how to support a loved one dealing with anxiety or depression

Maybe you don’t struggle with anxiety or depression, but there are people in your life that do. Here are five tips to support your loved one(s), written from the heart + in collaboration with my sister, Angela.

First thing’s first … HAPPY 2020!

Real talk: the end of this decade was emotionally trying for both myself and for my family. And while I’ve touched on the inevitable, heightened stress of the holiday season, this last one was harder for me than years past. It was a period of my life when not only mine, but also my family members’ mental health was top of mind – even more so than usual (and that’s saying something!).

You see, some mental health disorders, such as anxiety, are genetic. Basically, you’re more likely to develop an anxiety disorder if your biological relatives have anxiety disorders or other mental illnesses. And while this isn’t the case for every family, of course, it is the case for mine.

My parents and siblings have all experienced some level of anxiety and/or depressive disorders in their lifetime. My 29-year-old sister Angela, specifically (a new mom of twin girls, Olive and Rosemary!) is currently working through an intense wave of depression. And if you follow along with adventures & anxiety, you know I deal with anxiety and panic on the reg.

My oldest sister, Erin, middle sister, Angela, and I spent an early Christmas together in Virginia.

Angela was brave enough to open up and share how the people in her life have helped her through this tough time. I shared a condensed version of this over on my Instagram, but wanted to expand here in hopes that a little bit more detail can help you or a loved one in your life.

Since anxiety and depression are closely linked, and anxiety disorders are the most common mental illness in the U.S., I’ve added in some thoughts on how to help those in your life who are struggling with anxiety, too.

Here are five impactful ways to support those in your life who are living with anxiety and/or depression.

1. Ask how best to support them.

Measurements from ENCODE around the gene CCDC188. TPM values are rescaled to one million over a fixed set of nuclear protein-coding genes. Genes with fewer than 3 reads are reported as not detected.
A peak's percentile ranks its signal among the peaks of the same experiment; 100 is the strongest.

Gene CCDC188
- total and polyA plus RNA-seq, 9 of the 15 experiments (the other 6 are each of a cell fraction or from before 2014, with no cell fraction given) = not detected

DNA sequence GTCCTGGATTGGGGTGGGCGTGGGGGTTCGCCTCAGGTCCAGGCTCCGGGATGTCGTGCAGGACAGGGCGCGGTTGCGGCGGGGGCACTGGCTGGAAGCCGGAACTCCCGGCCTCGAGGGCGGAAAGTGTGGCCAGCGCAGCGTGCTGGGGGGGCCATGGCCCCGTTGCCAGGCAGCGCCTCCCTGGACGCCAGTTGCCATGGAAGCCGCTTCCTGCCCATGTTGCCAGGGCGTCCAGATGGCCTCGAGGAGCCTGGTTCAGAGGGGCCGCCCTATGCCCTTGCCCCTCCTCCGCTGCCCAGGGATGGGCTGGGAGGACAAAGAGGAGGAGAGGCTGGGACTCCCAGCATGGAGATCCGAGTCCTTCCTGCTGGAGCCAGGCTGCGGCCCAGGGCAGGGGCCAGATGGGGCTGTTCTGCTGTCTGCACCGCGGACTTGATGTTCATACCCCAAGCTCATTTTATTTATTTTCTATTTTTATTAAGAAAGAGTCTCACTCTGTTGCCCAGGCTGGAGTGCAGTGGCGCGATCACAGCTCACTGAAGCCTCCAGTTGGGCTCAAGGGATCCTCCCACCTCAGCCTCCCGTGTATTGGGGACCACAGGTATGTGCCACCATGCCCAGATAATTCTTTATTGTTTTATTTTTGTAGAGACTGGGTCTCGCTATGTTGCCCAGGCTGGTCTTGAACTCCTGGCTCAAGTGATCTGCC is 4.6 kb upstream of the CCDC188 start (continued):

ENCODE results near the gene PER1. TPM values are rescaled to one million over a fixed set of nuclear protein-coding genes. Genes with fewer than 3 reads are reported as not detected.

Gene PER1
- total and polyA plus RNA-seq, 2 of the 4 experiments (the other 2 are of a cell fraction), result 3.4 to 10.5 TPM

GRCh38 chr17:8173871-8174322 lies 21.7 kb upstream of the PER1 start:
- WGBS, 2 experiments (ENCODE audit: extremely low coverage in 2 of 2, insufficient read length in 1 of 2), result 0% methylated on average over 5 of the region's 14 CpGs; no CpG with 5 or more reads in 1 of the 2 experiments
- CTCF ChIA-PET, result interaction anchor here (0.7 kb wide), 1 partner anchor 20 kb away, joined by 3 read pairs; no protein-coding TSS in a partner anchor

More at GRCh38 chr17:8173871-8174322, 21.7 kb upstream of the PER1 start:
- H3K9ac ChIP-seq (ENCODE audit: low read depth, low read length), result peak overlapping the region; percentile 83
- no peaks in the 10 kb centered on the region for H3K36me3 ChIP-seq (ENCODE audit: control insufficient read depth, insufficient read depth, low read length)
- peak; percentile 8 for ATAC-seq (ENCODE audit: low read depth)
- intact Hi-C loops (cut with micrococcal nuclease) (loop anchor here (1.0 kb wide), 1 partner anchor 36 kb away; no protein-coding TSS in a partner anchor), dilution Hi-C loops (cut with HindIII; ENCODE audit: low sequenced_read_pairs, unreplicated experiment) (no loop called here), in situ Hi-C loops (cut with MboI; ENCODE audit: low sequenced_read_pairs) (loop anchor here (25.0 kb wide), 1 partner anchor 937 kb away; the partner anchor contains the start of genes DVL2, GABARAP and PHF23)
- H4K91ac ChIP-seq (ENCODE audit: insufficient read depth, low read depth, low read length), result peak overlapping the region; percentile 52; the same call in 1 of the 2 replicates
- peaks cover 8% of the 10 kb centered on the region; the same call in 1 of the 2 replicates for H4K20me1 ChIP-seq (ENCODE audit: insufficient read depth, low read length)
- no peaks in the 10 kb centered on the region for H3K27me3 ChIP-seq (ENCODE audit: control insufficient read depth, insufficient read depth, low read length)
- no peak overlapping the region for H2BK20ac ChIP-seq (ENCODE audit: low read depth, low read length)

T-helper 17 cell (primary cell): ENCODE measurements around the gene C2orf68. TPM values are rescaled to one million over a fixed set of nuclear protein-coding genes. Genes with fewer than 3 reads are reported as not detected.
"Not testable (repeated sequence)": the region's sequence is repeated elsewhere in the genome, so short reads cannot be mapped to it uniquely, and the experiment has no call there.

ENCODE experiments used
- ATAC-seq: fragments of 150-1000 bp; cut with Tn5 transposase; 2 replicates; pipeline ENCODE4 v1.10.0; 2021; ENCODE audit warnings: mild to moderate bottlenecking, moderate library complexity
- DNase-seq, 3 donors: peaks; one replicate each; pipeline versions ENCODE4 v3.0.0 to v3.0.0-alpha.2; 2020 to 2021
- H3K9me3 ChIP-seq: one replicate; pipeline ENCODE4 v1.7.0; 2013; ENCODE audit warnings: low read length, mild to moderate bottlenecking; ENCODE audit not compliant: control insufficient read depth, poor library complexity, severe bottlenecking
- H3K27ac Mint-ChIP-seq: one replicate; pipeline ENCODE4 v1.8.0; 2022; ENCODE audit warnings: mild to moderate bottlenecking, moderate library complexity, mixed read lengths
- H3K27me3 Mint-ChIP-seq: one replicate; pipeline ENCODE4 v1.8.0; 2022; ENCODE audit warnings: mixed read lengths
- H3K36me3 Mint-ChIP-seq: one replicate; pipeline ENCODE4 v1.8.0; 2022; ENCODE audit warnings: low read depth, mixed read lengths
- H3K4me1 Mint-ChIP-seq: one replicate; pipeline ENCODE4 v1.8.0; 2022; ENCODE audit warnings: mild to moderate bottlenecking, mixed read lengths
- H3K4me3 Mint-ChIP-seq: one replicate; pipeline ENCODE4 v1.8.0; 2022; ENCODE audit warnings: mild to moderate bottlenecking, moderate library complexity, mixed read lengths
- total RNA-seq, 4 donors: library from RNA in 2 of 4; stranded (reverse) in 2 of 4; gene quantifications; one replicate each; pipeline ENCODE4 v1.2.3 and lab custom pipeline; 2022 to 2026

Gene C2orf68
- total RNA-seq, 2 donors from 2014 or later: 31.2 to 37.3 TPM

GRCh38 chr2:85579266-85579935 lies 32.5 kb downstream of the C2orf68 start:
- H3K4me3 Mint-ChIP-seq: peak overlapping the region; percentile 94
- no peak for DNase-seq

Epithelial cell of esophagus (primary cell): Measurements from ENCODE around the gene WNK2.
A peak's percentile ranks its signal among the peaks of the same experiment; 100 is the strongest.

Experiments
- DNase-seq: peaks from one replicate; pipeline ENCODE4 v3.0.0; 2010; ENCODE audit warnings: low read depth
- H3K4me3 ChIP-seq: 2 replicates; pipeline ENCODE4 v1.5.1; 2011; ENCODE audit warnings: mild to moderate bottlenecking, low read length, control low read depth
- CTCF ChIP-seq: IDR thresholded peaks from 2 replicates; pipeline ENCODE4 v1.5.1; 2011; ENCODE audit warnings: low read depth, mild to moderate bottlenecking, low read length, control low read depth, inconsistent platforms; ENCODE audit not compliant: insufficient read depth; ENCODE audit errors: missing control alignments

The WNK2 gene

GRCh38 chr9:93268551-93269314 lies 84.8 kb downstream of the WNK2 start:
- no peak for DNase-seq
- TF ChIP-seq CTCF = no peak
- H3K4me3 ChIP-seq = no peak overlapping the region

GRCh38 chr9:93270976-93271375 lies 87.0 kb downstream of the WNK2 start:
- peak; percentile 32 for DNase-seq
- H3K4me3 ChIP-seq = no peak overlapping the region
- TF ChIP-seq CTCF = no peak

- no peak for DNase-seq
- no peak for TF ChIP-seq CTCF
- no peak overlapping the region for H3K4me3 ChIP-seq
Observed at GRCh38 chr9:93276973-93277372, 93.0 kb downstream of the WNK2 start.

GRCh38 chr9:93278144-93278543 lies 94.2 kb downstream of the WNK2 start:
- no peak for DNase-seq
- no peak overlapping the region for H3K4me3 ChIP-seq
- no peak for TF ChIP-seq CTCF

Angela: Sometimes, we don’t know what we need, but being asked by our loved ones “how can I support you?” may require us to dig deep and think about what we actually need. Plus, the thought alone is comforting.

Lisa: I second what Angela said. When it comes to anxious-filled moments, having someone to simply listen to my worries and feelings makes all the difference.

2. Try not to take things personally.

A: When depression is at its worst, self-care is the last thing on my mind – let alone going out or having a conversation on the phone. Although a phone call can be helpful (everyone has their preferences when dealing with depression), the energy it takes to have the conversation may be needed to simply get through the day. So, if we don’t answer, it’s most likely not because we don’t want to talk to you, it’s because we have limited energy and that energy may be used to just get out of bed and function on some level.

L: While I don’t personally suffer from social anxiety, when I am having a bout of anxiety, just the thought of simply meeting up with friends can make it worse. My family and friends who are understanding of this, and honor the boundaries I’ve set without making me feel guilty, are the ones that have helped the most on my mental health journey.

3. Let them know you’re there for them.

A: Knowing you’re dealing with depression, it can sometimes feel like a burden for yourself and for your loved ones. Knowing your friends and family haven’t given up on you is such a relief. This may be a concern that’s floating around in our minds, compacting the depression itself. Knowing we aren’t a burden, would take that pressure off and alleviate some of that pressure.

L: A solid support system makes all the difference when it comes to overcoming anxiety. Simple acknowledgement means a lot, and goes a long way.

Knowing your friends and family haven’t given up on you is such a relief.

Angela Gallo Bennett

4. Research the mental illness.

A: Research, research, and more research. The more you know, the more you can understand and sympathize … And when you understand and sympathize, you’re better equipped to help or at the least have more patience with your loved one. This will support the person living with depression, because then they will not have to explain every bit of their illness or what they’re going through.

L: Research doesn’t have to mean Googling symptoms, it can mean asking the right questions. For example, get to know your loved one’s anxiety triggers and do your best to be there for them when these arise.

5. Offer to lend a helping hand.

A: Like I previously mentioned, self-care is not always a priority when we’re depressed. Some of our responsibilities may fall by the wayside as we struggle to get through our daily routine. Helping to cook a meal or walk the dog ensures that your loved one is being nourished or that their dependents will receive a little extra TLC.

L: As an anxiety-prone, detail-oriented person, I usually have a very, very long to-do list … Which obviously adds stress to my life. If you have a friend like me in your life, offer to help them prioritize their responsibilities and remind them to tackle things one at a time. An extra hand always helps, too!

A huge, heartfelt thank you to my sister for opening up to me and to you all. We hope this is helpful, and we wish you and your loved ones peace in the New Year!

quote written alongside my good friend Morgan, @bun_undone 💛

Have any tips to add? Comment below or feel free to send me a DM on Instagram!

Happy 2020!


Lisa + Angela

Please note that neither Angela nor I are mental health professionals. We solely share from our personal experience. Always seek the advice of your qualified health provider with any questions or concerns you may have.

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